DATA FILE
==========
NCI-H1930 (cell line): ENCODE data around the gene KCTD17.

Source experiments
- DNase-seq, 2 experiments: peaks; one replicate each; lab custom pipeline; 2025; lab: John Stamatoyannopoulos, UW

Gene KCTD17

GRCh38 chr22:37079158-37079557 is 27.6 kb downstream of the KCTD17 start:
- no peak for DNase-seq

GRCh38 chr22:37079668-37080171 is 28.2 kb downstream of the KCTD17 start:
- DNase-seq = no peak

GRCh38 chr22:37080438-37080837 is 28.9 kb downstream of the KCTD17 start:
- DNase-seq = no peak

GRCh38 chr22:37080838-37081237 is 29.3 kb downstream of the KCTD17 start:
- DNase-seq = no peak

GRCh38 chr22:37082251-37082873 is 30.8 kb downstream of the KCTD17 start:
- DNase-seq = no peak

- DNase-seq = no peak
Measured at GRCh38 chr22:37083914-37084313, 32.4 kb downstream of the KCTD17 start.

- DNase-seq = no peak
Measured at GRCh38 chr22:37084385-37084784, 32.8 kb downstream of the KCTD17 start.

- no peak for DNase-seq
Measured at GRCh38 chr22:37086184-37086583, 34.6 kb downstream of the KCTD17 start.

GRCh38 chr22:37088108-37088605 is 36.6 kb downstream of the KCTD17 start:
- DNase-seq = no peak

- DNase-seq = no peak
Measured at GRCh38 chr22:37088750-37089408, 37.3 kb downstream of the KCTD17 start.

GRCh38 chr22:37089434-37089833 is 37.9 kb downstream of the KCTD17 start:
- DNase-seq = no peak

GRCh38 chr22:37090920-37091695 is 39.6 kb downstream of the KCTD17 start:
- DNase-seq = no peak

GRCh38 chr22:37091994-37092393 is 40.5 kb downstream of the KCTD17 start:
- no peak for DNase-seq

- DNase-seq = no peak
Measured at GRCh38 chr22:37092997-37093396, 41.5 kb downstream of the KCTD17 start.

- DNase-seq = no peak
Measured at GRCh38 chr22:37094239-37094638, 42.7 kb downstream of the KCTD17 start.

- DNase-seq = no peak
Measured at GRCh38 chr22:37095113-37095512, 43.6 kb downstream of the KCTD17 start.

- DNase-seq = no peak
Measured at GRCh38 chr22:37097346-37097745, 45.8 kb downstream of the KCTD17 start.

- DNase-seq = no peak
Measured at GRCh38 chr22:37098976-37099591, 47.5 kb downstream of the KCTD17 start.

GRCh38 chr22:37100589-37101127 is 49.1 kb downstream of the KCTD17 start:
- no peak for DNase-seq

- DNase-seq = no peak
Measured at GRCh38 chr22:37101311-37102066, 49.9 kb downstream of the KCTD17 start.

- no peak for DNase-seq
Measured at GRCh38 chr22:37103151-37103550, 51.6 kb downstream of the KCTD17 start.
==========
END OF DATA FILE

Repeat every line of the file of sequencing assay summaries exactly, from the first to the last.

NCI-H1930 (cell line): ENCODE data around the gene KCTD17.

Source experiments
- DNase-seq, 2 experiments: peaks; one replicate each; lab custom pipeline; 2025; lab: John Stamatoyannopoulos, UW

Gene KCTD17

GRCh38 chr22:37079158-37079557 is 27.6 kb downstream of the KCTD17 start:
- no peak for DNase-seq

GRCh38 chr22:37079668-37080171 is 28.2 kb downstream of the KCTD17 start:
- DNase-seq = no peak

GRCh38 chr22:37080438-37080837 is 28.9 kb downstream of the KCTD17 start:
- DNase-seq = no peak

GRCh38 chr22:37080838-37081237 is 29.3 kb downstream of the KCTD17 start:
- DNase-seq = no peak

GRCh38 chr22:37082251-37082873 is 30.8 kb downstream of the KCTD17 start:
- DNase-seq = no peak

- DNase-seq = no peak
Measured at GRCh38 chr22:37083914-37084313, 32.4 kb downstream of the KCTD17 start.

- DNase-seq = no peak
Measured at GRCh38 chr22:37084385-37084784, 32.8 kb downstream of the KCTD17 start.

- no peak for DNase-seq
Measured at GRCh38 chr22:37086184-37086583, 34.6 kb downstream of the KCTD17 start.

GRCh38 chr22:37088108-37088605 is 36.6 kb downstream of the KCTD17 start:
- DNase-seq = no peak

- DNase-seq = no peak
Measured at GRCh38 chr22:37088750-37089408, 37.3 kb downstream of the KCTD17 start.

GRCh38 chr22:37089434-37089833 is 37.9 kb downstream of the KCTD17 start:
- DNase-seq = no peak

GRCh38 chr22:37090920-37091695 is 39.6 kb downstream of the KCTD17 start:
- DNase-seq = no peak

GRCh38 chr22:37091994-37092393 is 40.5 kb downstream of the KCTD17 start:
- no peak for DNase-seq

- DNase-seq = no peak
Measured at GRCh38 chr22:37092997-37093396, 41.5 kb downstream of the KCTD17 start.

- DNase-seq = no peak
Measured at GRCh38 chr22:37094239-37094638, 42.7 kb downstream of the KCTD17 start.

- DNase-seq = no peak
Measured at GRCh38 chr22:37095113-37095512, 43.6 kb downstream of the KCTD17 start.

- DNase-seq = no peak
Measured at GRCh38 chr22:37097346-37097745, 45.8 kb downstream of the KCTD17 start.

- DNase-seq = no peak
Measured at GRCh38 chr22:37098976-37099591, 47.5 kb downstream of the KCTD17 start.

GRCh38 chr22:37100589-37101127 is 49.1 kb downstream of the KCTD17 start:
- no peak for DNase-seq

- DNase-seq = no peak
Measured at GRCh38 chr22:37101311-37102066, 49.9 kb downstream of the KCTD17 start.

- no peak for DNase-seq
Measured at GRCh38 chr22:37103151-37103550, 51.6 kb downstream of the KCTD17 start.